Gabriela Montero at Queen Elizabeth Hall – Clara & Robert Schumann … Improvisations

Clara Schumann
Piano Sonata in G minor
Fantasy in C, Op.17


Gabriela Montero (piano)

Reviewed by: Peter Reed

Reviewed: 5 March, 2014
Venue: Southbank Centre, London – Queen Elizabeth Hall

Gabriela Montero. Photograph: Colin BellGabriela Montero is the Venezuelan pianist who has made improvisation an integral part of her recitals. It’s a risky strategy – concert-goers may feel short-changed by a large chunk of her programme given over to music written, as it were, on water, or they may resist the rapport she, as her own and formidable warm-up artist, tries to establish with her audiences. Improvisation used to be a stock-in-trade accomplishment for composer-pianists, but in these musically more self-conscious days has all but disappeared from the ‘classical’ concert hall.

Montero’s talent for improvisation is astonishing – I recall her contribution to a screening of Murnau’s Faust a couple of years ago transforming that silent-film classic – yet her ease with all the tropes of baroque, classical, romantic and South American styles didn’t cast Clara Schumann’s G minor Piano Sonata in the most favourable light. Programmed, I suspect, as a nod to Montero’s participation in the Southbank Centre’s Women of the World Festival, it’s a slight, conventional work, its material unenhanced by Montero’s efficient but disengaged performance. Phrasing was unvaried, the furious passagework had plenty of attack but little tension, and the poetic moments didn’t burst into song. It was also completely pushed into a corner by her thrilling, totally committed account of Clara’s husband’s wonderful C major Fantasy. Apart from some dead-sounding fortissimos when she got carried away, Montero was in full command of the music’s scope, poetry and passion. Melodies emerged out of the rippling accompaniments with organic clarity, the rhythmic passages had a Beethovenian tautness, and the moments of transcendence glowed with elemental grandeur, all the more distinctive for the logic with which the ultra-intuitive Montero guided Schuman’s improvisatory-sounding, romantic surge. Montero really did the Fantasy proud, and the audience, with flag-waving ex-pat Venezuelans out in force, visibly moved her with their response.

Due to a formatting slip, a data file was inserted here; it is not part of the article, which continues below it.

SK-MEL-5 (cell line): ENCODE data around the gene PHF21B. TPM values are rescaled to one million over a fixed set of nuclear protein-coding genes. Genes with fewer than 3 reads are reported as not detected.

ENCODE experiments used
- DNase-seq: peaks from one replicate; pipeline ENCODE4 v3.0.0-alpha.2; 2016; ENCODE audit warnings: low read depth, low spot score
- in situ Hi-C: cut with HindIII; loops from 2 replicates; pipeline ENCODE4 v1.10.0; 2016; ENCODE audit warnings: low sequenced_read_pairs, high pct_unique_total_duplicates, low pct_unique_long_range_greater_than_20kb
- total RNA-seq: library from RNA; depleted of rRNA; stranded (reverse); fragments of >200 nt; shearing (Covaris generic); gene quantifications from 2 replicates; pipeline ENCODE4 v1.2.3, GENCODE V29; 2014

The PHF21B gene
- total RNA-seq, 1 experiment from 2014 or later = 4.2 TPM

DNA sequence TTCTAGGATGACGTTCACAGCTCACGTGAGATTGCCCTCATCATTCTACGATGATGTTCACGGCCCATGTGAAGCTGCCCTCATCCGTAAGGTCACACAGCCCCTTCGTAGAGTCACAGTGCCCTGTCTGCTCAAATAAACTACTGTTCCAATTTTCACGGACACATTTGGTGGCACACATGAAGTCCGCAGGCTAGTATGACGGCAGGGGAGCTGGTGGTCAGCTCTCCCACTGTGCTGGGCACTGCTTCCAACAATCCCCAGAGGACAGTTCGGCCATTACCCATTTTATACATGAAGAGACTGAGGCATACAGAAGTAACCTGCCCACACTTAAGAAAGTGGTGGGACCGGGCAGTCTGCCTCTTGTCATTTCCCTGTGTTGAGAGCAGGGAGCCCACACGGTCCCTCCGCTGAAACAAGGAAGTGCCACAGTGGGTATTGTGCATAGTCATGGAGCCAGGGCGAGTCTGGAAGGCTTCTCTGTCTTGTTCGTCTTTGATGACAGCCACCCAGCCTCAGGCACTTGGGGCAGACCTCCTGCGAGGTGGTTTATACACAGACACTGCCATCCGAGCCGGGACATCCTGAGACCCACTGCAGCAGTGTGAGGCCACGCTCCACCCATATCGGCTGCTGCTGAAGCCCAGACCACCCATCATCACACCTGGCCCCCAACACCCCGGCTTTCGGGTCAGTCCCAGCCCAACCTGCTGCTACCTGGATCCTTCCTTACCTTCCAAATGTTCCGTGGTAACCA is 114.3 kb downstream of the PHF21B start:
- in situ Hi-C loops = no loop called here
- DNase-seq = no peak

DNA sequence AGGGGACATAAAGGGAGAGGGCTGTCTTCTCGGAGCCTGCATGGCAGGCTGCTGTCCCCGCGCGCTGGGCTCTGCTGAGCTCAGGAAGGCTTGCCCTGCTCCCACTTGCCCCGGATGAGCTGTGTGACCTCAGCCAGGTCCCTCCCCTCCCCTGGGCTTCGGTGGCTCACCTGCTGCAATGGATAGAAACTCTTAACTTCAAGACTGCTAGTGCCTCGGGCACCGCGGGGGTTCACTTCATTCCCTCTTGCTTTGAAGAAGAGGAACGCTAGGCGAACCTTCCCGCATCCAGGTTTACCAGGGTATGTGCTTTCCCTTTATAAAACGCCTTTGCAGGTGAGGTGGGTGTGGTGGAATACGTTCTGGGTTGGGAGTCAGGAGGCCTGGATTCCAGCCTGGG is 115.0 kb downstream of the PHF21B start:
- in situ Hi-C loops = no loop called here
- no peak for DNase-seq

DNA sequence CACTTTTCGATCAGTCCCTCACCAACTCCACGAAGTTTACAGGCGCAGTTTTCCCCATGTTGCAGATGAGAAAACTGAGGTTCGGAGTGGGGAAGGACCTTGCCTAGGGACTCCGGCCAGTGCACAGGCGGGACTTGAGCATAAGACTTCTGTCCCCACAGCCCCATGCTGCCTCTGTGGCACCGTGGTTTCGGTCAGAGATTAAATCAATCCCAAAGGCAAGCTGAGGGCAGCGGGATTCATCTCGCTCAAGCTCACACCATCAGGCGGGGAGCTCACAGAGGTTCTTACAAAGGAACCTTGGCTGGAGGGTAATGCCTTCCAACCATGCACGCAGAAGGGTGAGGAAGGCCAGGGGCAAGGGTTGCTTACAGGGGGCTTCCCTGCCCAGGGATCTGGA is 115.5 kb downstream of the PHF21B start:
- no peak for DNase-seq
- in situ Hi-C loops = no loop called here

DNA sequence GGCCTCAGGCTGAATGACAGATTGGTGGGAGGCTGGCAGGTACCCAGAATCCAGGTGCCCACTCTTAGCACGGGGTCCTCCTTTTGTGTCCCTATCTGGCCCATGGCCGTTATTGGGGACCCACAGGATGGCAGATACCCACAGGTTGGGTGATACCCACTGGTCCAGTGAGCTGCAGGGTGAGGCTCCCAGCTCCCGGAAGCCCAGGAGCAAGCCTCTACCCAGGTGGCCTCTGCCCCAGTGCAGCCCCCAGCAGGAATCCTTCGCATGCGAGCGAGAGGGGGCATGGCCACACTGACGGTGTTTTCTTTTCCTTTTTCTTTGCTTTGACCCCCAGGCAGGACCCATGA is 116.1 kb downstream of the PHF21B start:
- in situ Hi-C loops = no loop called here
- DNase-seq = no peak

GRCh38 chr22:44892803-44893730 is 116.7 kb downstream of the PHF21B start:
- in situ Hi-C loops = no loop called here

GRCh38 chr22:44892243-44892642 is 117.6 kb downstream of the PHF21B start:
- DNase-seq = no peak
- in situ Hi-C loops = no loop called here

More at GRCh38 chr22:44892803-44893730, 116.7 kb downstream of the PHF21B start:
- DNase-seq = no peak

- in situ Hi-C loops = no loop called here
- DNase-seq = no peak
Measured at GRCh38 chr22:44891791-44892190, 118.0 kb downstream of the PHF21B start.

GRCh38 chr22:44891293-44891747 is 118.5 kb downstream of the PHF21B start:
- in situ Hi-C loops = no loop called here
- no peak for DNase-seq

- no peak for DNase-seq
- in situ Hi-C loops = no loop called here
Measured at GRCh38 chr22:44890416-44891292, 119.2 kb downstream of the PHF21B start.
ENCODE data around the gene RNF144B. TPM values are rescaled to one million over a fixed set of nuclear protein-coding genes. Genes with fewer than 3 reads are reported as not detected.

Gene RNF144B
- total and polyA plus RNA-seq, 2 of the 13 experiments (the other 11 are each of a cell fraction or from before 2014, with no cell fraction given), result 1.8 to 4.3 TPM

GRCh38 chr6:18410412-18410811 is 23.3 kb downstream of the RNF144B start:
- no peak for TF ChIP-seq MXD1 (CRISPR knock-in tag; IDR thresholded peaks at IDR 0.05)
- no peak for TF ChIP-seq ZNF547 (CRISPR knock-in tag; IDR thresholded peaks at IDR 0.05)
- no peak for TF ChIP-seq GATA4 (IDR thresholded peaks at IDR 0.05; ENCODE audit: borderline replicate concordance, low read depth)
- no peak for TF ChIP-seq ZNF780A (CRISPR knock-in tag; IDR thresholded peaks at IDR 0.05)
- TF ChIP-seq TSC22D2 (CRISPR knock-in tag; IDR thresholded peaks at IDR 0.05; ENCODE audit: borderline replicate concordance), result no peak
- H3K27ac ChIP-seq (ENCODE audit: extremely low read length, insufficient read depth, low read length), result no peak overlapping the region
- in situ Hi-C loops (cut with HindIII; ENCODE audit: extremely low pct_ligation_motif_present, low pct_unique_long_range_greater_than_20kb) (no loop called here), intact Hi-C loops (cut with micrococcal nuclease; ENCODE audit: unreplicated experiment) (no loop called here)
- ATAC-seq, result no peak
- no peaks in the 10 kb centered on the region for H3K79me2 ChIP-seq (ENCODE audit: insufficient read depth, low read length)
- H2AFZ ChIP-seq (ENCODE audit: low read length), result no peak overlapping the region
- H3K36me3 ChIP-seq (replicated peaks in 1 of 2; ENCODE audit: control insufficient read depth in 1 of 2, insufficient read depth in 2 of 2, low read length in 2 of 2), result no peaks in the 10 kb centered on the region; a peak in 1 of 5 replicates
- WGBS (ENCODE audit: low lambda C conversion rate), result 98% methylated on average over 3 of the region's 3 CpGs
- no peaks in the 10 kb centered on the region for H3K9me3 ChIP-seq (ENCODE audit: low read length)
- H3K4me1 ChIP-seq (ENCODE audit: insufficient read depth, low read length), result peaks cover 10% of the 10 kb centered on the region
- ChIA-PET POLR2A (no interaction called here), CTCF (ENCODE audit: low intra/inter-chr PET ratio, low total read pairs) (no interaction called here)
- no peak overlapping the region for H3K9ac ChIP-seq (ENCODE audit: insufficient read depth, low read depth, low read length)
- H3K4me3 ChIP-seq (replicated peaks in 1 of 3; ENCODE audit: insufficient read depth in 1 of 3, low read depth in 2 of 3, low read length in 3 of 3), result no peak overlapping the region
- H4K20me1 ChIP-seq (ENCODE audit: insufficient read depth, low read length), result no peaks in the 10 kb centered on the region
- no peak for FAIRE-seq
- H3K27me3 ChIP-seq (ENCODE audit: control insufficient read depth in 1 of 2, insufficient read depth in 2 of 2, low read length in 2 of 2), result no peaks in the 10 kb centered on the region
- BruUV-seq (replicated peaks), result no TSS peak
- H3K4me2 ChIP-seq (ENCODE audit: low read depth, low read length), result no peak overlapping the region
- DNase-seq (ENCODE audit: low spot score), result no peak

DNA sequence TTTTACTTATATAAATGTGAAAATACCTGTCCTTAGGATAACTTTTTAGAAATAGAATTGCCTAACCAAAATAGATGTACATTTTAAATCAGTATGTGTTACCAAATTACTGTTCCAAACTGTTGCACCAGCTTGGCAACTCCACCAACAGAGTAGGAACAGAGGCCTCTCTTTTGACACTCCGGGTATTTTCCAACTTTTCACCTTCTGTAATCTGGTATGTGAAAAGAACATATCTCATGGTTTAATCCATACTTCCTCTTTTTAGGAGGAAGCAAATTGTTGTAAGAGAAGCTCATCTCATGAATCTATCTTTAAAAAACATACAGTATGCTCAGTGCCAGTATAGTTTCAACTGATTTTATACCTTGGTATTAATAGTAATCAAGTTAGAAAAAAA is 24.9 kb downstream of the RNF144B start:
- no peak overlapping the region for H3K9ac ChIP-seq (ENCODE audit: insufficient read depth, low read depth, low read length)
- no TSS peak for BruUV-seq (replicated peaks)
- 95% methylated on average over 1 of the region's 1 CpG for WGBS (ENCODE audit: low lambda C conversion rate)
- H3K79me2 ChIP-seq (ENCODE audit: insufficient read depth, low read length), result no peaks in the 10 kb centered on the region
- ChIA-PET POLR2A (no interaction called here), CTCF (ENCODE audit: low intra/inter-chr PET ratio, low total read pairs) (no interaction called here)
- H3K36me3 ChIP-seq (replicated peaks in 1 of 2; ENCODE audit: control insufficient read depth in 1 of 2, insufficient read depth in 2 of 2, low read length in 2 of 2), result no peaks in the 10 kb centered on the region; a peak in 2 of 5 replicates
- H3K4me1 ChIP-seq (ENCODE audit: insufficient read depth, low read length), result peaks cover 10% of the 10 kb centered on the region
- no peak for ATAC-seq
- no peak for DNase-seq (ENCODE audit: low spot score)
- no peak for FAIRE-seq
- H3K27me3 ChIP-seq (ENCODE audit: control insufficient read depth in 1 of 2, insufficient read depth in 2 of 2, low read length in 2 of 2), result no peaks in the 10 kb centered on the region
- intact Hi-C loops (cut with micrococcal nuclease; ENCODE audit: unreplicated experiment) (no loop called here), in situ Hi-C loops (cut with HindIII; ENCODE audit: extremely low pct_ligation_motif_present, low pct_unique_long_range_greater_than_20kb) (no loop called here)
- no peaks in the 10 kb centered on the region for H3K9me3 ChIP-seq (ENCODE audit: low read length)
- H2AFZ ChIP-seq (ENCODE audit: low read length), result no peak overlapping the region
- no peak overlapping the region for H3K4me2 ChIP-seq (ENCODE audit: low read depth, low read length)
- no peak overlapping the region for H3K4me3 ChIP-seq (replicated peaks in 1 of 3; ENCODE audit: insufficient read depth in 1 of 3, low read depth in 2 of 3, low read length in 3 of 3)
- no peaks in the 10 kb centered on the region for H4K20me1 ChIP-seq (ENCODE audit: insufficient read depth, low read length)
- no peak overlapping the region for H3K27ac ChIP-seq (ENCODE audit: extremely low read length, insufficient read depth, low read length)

The improvisation second part of her recital was, thankfully, tightly controlled – a short speech direct about the violence and corruption at large in her country, four improvisations to tunes or moods suggested/sung from the audience, then a lament for Venezuela and the finale another melody suggestion from the audience. Each piece lasted around five minutes, each with a discernible sense of form and climax. A Lady Gaga song was filtered through Chopin in meaty, heroic mode; ‘Time to Remember’ became a tinkling Mozartean minuet; and ‘Ba Ba Black Sheep’ was transformed into a minor-key piece of Lisztian bravura, all conceived with wit and bags of style. The fourth piece, based on a smartass suggestion of Irony, was a bit of a stretch, Prokofiev’s Sarcasms notwithstanding. Irony depends on words, but Montero did her best with a Debussy-like quizzical impressionism and incisive contrasts of material. Not surprisingly, her rhapsody for Venezuela retrieved music’s mastery of mood and made an immediate and poignant connection, its grief-laden message blown away by her finale, a tango built on the major-key, tonal positiveness of the Close Encounters of the Third Kind, through which aliens spake unto aliens.

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